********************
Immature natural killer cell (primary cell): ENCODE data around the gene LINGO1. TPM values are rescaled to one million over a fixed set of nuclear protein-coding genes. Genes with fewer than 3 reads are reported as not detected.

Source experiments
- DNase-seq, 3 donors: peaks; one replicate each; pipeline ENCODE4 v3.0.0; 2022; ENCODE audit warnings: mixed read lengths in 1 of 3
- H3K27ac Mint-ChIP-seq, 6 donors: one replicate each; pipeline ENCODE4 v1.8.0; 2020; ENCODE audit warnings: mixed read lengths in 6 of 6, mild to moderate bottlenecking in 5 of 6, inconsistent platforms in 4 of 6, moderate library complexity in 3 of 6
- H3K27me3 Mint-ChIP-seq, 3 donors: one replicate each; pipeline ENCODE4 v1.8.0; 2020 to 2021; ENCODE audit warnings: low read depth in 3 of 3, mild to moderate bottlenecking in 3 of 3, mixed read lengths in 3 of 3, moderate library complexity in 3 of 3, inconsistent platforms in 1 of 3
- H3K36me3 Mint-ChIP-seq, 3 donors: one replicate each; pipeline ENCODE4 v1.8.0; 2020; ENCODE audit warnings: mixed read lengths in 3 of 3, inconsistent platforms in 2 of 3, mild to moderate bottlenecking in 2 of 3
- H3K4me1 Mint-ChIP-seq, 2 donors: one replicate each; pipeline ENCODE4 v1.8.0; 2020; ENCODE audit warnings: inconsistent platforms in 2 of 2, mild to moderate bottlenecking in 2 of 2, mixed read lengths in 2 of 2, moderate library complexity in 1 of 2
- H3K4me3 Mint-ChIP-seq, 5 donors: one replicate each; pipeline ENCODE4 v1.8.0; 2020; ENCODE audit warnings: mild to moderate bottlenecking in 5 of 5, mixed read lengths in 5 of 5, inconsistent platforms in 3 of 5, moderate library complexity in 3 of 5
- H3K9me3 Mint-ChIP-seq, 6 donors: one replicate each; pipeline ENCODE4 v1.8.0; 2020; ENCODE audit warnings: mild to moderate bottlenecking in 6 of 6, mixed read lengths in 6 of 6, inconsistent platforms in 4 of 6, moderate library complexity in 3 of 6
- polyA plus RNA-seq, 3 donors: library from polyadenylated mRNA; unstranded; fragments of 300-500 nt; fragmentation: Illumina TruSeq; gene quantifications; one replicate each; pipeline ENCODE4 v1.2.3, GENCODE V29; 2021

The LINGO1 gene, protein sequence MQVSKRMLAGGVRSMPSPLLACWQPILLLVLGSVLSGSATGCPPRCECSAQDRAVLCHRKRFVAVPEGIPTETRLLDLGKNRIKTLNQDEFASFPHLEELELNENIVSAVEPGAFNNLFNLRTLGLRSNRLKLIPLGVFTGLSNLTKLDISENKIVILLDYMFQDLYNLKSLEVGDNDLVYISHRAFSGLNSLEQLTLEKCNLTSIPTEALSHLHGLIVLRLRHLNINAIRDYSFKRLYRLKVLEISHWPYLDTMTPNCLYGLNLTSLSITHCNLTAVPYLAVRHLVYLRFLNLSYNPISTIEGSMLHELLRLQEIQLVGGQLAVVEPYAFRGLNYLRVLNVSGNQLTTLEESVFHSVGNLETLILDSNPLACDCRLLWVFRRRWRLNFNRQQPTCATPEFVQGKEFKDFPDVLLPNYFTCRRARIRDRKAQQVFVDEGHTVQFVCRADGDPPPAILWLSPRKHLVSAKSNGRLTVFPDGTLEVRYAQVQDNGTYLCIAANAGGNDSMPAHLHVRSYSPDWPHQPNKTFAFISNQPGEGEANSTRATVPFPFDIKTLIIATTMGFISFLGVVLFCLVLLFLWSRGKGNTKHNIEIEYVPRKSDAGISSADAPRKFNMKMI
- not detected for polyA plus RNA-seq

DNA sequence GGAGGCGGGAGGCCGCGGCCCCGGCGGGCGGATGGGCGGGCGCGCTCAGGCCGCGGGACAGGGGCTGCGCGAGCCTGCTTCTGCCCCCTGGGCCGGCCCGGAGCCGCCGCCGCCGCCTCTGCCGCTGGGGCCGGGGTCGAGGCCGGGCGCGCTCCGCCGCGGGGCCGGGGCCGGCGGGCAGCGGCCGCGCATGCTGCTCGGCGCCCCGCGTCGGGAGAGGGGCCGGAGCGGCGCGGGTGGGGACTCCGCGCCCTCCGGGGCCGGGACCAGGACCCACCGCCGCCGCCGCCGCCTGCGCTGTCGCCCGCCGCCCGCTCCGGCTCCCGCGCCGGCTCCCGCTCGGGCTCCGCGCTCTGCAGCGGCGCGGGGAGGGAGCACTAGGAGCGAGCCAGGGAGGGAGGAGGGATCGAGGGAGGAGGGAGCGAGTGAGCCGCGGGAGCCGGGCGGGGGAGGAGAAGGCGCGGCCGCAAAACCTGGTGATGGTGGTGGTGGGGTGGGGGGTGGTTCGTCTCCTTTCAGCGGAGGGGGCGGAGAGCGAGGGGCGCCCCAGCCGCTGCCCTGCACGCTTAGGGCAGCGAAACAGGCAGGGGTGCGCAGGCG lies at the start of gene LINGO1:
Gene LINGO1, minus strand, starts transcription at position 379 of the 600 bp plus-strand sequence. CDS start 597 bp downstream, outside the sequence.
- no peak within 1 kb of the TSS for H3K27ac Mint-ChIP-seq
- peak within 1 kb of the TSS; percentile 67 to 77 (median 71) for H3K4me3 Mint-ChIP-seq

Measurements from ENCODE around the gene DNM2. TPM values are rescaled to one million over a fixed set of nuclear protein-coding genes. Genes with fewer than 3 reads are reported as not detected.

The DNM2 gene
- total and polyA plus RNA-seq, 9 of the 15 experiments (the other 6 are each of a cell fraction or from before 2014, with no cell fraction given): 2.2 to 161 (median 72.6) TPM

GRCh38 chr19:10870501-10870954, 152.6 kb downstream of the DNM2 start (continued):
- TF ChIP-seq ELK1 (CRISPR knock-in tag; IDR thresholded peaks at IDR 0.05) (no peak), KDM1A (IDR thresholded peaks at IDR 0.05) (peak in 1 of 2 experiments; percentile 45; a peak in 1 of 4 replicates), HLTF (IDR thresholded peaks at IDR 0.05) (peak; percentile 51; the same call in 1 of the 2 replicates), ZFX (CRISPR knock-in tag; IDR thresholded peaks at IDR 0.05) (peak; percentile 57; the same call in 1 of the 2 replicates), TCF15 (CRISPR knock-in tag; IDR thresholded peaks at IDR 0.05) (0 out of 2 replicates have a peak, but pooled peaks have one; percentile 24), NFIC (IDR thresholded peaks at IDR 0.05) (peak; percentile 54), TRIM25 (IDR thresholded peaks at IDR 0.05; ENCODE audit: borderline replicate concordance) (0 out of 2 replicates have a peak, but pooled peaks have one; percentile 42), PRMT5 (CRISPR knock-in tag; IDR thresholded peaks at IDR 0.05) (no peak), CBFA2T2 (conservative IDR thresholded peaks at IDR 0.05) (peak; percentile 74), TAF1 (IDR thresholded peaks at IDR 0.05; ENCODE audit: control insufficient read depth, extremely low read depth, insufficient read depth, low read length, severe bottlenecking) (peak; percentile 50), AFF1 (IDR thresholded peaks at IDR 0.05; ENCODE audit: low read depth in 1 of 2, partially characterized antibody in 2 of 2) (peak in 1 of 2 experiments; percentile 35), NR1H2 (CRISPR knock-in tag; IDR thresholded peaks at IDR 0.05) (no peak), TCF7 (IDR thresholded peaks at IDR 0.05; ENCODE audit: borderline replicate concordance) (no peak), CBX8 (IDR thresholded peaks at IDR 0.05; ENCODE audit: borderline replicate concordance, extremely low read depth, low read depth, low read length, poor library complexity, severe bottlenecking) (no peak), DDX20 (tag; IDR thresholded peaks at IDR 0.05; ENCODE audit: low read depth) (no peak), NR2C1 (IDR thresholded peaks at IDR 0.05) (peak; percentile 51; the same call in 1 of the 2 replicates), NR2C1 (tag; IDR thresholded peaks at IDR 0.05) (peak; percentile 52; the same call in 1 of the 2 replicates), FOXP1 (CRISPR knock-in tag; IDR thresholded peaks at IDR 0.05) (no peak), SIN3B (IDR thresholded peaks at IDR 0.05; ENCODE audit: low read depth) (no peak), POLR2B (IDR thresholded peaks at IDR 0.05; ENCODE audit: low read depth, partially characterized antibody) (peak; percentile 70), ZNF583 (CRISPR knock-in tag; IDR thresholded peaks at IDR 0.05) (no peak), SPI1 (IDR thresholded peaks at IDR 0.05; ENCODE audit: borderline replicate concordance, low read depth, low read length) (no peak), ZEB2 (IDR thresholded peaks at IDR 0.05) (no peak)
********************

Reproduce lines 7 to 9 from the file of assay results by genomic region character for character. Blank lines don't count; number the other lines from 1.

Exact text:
- H3K4me1 Mint-ChIP-seq, 2 donors: one replicate each; pipeline ENCODE4 v1.8.0; 2020; ENCODE audit warnings: inconsistent platforms in 2 of 2, mild to moderate bottlenecking in 2 of 2, mixed read lengths in 2 of 2, moderate library complexity in 1 of 2
- H3K4me3 Mint-ChIP-seq, 5 donors: one replicate each; pipeline ENCODE4 v1.8.0; 2020; ENCODE audit warnings: mild to moderate bottlenecking in 5 of 5, mixed read lengths in 5 of 5, inconsistent platforms in 3 of 5, moderate library complexity in 3 of 5
- H3K9me3 Mint-ChIP-seq, 6 donors: one replicate each; pipeline ENCODE4 v1.8.0; 2020; ENCODE audit warnings: mild to moderate bottlenecking in 6 of 6, mixed read lengths in 6 of 6, inconsistent platforms in 4 of 6, moderate library complexity in 3 of 6